The Most Overrated Equipment in the Gym

STACK Expert Joe Batista discusses 6 pieces of gym equipment that are overrated. Use them sparingly.

Taking in all the workout equipment at the gym can make your head spin. So many choices, not all of which are especially useful. To help you make the most of your gym time, I've put together a list of the most overrated pieces of gym equipment. Use them in moderation and you'll have more time to spend on the most underrated gym equipment.


The ever-popular treadmill actually does not bring much value to your workout. Many people use it to warm up, but there is no way a treadmill can fully prepare your body for a workout. It's limited by only going in one direction and working the legs in a small range of motion. A dynamic warm-up targeting big muscle groups gives your muscles much better preparation.

And if you think running on a treadmill for an hour a day will burn off unwanted body fat, try some HIIT training instead. You will get much better results in much less time.

Leg Press

Many people get excited about the leg press machine, because you can stack a lot of weight on it and the Leg Press is easier to do than a Squat. However, the Leg Press is not a Squat and it should not replace squatting in your training program. Because your hips don't move in a leg press machine, all the force must be pushed through the knees, placing excessive stress on the joint, which can lead to injury. For a better choice of leg exercises, do Squats, Deadlifts and variations of the two.

Leg Extension

This machine has already been covered in depth, but another factor for athletes to consider is the movement that it uses to work the quadriceps. The hips are fixed, the only movement is around the knee, and it's a movement that doesn't occur in sports. Athletes should choose a more functional exercise.

Resisted Ab Crunch Machine

Everyone wants to work their abs, and most want to use machines—they seem like an easy fix. The problem is that we now know the abdominal muscles get much better activation when you do isometric exercises like Planks, Bridges and Bird-Dogs. You cannot do those exercises on a machine, so grab a mat and get down on the floor to build your abdominal muscles. If you feel the need to use equipment for ab exercises, try some Anti-Rotation Side Pulls, Landmine Rotations and Wood Chops. They will build stronger, more functional abs than a crunch machine will.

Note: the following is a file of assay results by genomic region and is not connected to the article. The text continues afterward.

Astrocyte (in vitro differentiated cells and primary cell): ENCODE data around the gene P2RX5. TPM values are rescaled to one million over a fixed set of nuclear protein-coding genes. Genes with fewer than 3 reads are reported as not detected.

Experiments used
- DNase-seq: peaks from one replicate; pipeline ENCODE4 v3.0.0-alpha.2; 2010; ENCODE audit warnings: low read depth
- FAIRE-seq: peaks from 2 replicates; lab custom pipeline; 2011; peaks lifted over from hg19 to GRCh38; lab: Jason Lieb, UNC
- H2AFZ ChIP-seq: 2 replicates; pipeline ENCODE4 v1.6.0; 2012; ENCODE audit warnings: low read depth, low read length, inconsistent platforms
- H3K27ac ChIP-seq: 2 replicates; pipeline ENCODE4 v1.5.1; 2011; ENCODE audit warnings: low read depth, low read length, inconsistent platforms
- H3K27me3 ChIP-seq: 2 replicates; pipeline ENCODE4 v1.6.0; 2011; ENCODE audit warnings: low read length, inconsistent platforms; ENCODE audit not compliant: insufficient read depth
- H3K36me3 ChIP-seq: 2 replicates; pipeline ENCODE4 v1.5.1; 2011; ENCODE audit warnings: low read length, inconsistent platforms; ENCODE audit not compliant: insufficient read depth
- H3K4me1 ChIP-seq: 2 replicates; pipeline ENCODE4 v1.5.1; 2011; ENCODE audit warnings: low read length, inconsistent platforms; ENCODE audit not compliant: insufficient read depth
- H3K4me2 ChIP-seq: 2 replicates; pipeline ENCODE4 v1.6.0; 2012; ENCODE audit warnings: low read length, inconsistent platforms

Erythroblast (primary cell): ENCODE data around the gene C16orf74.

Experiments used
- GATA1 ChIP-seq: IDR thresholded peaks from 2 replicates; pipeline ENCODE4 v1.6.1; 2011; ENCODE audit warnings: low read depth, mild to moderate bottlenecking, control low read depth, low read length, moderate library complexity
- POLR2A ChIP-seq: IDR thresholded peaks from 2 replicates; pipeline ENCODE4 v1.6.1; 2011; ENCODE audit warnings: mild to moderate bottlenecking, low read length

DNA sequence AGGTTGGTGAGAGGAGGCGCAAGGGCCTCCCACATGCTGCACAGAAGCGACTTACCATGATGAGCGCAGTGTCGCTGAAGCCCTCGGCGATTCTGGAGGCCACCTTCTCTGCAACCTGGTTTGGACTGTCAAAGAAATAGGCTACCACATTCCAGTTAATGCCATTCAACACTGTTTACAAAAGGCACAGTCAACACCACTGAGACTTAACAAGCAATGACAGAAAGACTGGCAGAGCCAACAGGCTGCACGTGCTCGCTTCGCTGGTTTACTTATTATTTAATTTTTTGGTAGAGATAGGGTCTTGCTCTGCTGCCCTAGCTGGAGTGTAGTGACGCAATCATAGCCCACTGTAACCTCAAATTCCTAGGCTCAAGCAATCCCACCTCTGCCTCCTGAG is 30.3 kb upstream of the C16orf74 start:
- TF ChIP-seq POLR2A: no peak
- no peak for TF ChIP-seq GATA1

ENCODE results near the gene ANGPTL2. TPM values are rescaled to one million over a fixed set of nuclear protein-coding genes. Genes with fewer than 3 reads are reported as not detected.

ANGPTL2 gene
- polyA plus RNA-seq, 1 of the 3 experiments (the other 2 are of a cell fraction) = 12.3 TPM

Seated Chest Press Machine

The chest press machine isolates the pectoralis major and minor muscles, but it does so with a fixed, guided motion that is not a functional movement. Also, the tracked movement limits any stabilization muscles to assist in the exercise. Better exercises for the chest include Push-Ups and Chest Press variations with bars or dumbbells, which require stabilization to complete.

Weight Belts

Athletes who wants to improve themselves in the gym do not wear a belt. The idea behind weight belts is that they protect your lower back (lumbar spine) and force you to maintain proper form during lifts by restricting movement where there should be none. However, this is achieved at a cost—the failure to  activate critical stabilization muscles that you need for your sport. Belts can let you cheat out of learning correct form for Squats and Deadlifts by limiting lower-back movement, as opposed to athletes who know how to move correctly. Using a belt for absolute maximum heavy lifting on Squats and Deadlifts may help prevent injury, but you should not use a belt every day.

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